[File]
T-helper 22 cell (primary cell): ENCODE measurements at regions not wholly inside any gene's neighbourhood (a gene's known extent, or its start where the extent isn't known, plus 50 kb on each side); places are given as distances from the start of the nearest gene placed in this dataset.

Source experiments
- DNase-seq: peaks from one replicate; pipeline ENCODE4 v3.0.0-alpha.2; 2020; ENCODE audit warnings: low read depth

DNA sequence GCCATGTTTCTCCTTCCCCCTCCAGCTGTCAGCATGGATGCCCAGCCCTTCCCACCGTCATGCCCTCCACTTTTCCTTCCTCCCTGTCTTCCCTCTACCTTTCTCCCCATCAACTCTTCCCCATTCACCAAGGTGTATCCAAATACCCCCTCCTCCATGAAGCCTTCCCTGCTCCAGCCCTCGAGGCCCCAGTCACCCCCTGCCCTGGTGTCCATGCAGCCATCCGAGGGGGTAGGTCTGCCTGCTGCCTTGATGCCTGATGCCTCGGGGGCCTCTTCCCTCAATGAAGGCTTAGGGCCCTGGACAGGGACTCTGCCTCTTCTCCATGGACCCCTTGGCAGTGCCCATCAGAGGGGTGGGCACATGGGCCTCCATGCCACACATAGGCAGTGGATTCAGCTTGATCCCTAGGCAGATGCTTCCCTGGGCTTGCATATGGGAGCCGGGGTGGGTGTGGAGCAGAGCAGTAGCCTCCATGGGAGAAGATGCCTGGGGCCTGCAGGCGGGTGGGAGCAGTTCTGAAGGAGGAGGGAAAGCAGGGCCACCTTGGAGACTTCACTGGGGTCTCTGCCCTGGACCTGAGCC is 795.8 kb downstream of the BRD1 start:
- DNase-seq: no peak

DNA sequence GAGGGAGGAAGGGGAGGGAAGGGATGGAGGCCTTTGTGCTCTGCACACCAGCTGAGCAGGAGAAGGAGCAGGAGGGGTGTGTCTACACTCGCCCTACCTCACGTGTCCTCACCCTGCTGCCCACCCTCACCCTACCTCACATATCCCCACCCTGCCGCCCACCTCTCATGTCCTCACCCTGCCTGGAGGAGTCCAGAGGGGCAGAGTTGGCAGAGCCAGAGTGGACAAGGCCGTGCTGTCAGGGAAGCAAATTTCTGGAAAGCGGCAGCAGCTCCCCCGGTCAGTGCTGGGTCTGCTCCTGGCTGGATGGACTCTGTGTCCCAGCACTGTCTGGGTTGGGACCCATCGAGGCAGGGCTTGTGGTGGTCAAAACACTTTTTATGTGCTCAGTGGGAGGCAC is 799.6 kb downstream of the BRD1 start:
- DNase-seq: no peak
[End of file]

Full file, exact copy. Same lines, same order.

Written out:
T-helper 22 cell (primary cell): ENCODE measurements at regions not wholly inside any gene's neighbourhood (a gene's known extent, or its start where the extent isn't known, plus 50 kb on each side); places are given as distances from the start of the nearest gene placed in this dataset.

Source experiments
- DNase-seq: peaks from one replicate; pipeline ENCODE4 v3.0.0-alpha.2; 2020; ENCODE audit warnings: low read depth

DNA sequence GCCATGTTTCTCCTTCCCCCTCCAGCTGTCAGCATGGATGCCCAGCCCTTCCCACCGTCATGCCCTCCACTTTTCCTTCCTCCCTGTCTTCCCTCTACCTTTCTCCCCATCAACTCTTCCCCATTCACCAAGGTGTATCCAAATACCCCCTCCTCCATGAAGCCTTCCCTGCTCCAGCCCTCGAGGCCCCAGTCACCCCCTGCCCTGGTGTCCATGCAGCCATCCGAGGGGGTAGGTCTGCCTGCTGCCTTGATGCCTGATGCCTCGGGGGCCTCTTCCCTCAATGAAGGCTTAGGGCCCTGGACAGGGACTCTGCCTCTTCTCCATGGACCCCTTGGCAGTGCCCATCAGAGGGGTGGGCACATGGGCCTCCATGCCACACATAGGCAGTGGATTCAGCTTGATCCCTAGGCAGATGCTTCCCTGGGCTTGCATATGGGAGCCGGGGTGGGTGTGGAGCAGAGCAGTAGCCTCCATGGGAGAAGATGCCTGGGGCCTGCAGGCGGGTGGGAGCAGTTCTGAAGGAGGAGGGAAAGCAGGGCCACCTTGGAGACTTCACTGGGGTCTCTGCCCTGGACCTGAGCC is 795.8 kb downstream of the BRD1 start:
- DNase-seq: no peak

DNA sequence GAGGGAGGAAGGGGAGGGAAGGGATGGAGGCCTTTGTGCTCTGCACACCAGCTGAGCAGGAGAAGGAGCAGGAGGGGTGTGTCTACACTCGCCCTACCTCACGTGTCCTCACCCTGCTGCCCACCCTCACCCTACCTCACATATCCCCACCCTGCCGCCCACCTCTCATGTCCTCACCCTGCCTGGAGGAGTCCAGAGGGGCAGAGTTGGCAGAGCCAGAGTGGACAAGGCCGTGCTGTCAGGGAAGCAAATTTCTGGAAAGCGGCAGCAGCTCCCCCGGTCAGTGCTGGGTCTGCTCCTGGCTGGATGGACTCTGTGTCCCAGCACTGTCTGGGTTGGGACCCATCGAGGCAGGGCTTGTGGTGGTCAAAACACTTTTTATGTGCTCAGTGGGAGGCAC is 799.6 kb downstream of the BRD1 start:
- DNase-seq: no peak